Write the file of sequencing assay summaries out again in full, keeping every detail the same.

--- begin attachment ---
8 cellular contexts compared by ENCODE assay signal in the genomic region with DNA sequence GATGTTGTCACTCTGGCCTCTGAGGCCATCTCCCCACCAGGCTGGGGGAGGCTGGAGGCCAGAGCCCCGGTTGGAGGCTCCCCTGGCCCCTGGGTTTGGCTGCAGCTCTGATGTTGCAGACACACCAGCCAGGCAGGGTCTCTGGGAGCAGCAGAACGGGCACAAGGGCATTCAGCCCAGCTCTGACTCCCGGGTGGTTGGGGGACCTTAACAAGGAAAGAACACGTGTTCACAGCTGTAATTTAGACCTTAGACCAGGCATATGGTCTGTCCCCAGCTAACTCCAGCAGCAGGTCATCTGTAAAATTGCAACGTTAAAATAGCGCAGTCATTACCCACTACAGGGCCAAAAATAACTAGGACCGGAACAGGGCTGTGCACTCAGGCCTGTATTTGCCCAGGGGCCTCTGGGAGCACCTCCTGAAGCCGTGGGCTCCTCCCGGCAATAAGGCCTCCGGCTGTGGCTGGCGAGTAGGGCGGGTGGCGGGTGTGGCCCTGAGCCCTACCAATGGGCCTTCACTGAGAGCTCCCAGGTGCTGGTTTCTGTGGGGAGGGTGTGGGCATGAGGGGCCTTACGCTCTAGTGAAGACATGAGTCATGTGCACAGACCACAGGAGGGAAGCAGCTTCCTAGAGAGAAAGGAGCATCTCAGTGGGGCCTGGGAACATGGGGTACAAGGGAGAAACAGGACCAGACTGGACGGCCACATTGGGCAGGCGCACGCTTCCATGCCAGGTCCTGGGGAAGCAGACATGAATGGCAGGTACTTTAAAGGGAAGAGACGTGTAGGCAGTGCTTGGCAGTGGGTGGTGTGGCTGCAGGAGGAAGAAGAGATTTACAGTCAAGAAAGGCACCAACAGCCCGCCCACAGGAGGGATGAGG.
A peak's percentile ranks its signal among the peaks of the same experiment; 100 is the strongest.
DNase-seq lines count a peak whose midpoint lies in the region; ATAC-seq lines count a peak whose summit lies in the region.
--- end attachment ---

8 cellular contexts compared by ENCODE assay signal in the genomic region with DNA sequence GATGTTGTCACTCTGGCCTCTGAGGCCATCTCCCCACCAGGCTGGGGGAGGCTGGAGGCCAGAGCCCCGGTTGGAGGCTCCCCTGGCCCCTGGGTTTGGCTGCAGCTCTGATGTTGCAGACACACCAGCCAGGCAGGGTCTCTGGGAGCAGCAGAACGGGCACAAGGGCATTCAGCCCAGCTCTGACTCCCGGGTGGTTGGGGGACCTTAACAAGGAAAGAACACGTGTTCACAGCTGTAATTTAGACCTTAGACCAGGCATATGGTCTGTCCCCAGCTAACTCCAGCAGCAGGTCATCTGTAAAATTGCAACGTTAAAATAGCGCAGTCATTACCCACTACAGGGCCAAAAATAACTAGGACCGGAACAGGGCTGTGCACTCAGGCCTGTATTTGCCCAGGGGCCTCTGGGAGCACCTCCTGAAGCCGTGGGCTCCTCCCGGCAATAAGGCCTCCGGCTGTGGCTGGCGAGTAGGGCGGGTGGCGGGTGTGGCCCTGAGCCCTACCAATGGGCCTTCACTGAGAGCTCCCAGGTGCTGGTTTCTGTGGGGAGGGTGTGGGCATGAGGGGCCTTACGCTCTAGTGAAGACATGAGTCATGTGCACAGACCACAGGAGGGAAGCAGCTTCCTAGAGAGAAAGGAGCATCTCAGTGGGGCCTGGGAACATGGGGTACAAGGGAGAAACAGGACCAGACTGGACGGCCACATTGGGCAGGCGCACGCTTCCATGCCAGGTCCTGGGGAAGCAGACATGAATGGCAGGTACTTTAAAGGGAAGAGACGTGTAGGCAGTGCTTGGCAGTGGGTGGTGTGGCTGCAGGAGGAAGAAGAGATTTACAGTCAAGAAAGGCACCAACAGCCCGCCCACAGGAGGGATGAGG.
A peak's percentile ranks its signal among the peaks of the same experiment; 100 is the strongest.
DNase-seq lines count a peak whose midpoint lies in the region; ATAC-seq lines count a peak whose summit lies in the region.